Friday, October 18, 2013

"Hills Like White Elephants" by Ernest Hemingway

Many of you studied "Hills Like White Elephants" in high school, but I only came to know it a few years ago. Having been educated in Canada, I read a fair bit more Canadian and British literature.

Anyway, I'm sort of pleased that I didn't read it until I was a full grown adult with a good bit of messy living, complicated relationships and tense conversation under my belt--which, of course, is the exact portion of the anatomy this story concerns, as well as the womb and the head and the heart, and..., well, every other part of a woman. Including her lover.

I wonder if, as a high school student, I would have understood this story, much less recognized the raw tension in it. Did you?

So here is the text:

 And here is an 11 minute audio version, read by a British woman who goes by Miette and has an absolutely charming accent, even if she doesn't hit the nail quite on the head for me. (Jig speaks shorter and sharper, evidencing more conflict, in my head. Although maybe Miette is being artistic, mimicking the subtlety of the story. Maybe.):

Earnest Hemingway and Jean Patchett by Clifford Coffin, Vogue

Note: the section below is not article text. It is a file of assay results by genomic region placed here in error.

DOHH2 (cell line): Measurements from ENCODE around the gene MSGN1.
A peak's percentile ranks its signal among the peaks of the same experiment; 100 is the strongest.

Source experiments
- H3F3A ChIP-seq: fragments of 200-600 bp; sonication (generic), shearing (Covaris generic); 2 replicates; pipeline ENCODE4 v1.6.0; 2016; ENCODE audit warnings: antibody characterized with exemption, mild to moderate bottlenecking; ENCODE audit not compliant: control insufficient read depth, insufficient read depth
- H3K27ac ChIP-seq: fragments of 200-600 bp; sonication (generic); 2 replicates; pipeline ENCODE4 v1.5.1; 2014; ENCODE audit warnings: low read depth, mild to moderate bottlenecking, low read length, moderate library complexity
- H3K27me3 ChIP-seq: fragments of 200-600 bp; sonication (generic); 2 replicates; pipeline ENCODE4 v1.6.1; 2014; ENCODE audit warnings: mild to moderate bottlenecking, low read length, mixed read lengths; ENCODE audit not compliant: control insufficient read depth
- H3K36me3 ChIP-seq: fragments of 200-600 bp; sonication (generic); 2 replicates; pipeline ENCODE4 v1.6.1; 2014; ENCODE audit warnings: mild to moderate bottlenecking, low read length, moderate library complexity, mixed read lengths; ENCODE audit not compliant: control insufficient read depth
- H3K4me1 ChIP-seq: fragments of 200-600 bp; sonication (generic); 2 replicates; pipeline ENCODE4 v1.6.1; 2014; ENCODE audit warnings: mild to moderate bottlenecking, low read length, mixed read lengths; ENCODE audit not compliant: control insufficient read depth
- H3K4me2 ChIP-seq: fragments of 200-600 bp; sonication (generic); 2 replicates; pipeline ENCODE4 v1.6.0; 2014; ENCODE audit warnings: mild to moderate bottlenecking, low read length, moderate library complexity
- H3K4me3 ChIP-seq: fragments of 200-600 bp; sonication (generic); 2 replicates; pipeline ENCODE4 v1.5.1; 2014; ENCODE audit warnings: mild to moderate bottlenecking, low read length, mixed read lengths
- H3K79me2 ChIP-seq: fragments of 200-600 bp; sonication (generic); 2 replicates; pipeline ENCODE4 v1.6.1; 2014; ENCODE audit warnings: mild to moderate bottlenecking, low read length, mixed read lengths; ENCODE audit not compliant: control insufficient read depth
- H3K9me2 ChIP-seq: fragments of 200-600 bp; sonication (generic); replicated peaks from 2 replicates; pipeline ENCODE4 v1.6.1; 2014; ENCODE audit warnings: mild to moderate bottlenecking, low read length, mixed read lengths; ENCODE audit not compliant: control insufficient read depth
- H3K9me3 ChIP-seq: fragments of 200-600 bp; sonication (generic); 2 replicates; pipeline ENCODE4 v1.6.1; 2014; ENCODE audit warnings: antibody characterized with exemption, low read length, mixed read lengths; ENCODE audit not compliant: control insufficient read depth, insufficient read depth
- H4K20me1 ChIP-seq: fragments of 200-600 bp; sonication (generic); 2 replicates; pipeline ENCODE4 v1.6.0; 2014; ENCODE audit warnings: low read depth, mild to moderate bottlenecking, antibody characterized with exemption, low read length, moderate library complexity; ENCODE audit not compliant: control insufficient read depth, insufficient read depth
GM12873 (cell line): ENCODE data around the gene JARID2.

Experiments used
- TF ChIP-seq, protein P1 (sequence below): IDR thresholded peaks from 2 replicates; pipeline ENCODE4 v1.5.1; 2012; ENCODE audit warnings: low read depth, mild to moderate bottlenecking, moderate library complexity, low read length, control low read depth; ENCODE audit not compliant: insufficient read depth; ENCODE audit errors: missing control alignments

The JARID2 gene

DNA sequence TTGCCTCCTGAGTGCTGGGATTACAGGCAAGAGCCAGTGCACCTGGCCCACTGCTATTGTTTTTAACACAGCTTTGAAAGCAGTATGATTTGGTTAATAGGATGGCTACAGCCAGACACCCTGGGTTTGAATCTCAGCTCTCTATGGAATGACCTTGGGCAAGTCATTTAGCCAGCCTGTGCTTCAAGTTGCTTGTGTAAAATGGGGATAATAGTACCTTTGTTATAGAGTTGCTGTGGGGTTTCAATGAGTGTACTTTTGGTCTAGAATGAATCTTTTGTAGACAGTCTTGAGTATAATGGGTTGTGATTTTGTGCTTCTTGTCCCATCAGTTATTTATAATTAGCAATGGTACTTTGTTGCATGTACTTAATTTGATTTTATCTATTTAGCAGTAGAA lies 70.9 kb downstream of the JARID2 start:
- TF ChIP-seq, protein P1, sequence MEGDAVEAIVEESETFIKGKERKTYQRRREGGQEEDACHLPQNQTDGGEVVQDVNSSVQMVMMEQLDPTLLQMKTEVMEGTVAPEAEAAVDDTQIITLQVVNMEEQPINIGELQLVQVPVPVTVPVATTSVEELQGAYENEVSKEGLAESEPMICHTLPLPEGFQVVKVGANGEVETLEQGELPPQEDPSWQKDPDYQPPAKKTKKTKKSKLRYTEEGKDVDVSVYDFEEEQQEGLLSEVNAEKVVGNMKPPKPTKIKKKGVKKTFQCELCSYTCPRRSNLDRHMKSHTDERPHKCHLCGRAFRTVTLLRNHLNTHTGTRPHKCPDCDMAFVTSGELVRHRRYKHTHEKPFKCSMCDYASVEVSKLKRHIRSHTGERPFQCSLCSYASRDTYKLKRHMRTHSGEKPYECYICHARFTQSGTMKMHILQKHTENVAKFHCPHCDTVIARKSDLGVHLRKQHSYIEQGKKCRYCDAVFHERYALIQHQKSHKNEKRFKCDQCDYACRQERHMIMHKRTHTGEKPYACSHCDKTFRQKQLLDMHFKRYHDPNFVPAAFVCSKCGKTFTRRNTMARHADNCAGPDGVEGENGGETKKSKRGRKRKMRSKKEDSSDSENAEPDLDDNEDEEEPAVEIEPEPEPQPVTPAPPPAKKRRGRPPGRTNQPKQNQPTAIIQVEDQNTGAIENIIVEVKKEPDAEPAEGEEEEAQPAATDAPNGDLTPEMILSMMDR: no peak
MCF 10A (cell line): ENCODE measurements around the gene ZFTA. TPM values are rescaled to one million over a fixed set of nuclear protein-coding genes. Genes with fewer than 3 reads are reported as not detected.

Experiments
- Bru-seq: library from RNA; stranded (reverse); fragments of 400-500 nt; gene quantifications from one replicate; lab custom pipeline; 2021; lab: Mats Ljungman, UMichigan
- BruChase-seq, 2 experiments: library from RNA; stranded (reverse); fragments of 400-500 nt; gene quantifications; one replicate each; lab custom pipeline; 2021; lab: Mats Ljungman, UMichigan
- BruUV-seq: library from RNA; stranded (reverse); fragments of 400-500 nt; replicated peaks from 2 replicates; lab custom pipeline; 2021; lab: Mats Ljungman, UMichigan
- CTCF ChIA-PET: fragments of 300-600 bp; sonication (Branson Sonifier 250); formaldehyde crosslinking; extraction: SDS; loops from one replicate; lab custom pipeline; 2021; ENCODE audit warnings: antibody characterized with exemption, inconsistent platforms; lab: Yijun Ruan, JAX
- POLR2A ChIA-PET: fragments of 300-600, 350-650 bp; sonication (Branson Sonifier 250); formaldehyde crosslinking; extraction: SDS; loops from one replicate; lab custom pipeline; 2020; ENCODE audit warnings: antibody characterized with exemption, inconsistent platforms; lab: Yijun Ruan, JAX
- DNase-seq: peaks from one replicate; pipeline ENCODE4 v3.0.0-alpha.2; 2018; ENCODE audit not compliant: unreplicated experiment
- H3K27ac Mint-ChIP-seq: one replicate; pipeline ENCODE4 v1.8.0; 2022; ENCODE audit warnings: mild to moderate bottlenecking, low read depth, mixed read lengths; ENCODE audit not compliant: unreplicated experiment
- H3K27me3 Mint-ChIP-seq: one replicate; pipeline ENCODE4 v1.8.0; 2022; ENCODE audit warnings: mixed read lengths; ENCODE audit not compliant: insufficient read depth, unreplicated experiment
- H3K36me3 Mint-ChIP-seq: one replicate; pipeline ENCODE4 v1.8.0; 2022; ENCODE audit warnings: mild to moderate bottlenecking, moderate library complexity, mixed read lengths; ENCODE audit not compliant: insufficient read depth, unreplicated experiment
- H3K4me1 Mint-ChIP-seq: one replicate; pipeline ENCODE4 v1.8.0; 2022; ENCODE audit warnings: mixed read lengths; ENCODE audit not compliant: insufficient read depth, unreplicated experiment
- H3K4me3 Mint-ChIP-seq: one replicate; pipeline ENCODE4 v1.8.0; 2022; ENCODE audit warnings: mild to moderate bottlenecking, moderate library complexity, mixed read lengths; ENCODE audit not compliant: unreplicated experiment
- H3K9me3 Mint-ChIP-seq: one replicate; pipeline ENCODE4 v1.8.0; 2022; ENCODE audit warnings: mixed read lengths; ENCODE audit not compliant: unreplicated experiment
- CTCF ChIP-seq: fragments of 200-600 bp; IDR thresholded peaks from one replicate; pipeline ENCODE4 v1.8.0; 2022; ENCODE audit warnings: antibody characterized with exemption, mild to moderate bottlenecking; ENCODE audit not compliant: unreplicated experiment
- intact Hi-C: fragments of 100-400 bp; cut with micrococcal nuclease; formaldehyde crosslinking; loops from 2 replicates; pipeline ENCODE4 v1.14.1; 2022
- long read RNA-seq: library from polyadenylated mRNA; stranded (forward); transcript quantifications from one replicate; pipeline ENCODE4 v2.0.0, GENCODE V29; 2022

1. This is another story I used in my graduate lecture--and not for it's masterful use of interiority, but for it's masterful dance around it. I didn't read this story until I was an adult well into my writing career and am so glad, because I think the level of sophistication and complexity of this story would've been lost on my youthful, inexperienced brain. I mean, this is a story about a couple grabbling with the decision to have an abortion, yet the word abortion is NEVER once uttered or written throughout the entire text. Impressive.

  2. Made me remember a lecture at Bennington (I think it might have been Rider Strong's): He compared Hemingway's stories to icebergs. What is visible is the story, but there's just as much, even more, very relevant ice mass below the water. I think he had a visual that really brought it home. Anyway, he had a theory about how Hemingway may have stumbled on this form that made his stories so incredible. I guess he was travelling with his wife, all of his stories in a suitcase that she forgot to bring onto the train. He was forced to write them again from memory. The theory being that he forgot, or didn't have the patience, or realized then that much story could be eliminated, creating depth and poignancy. Something like that. Interesting.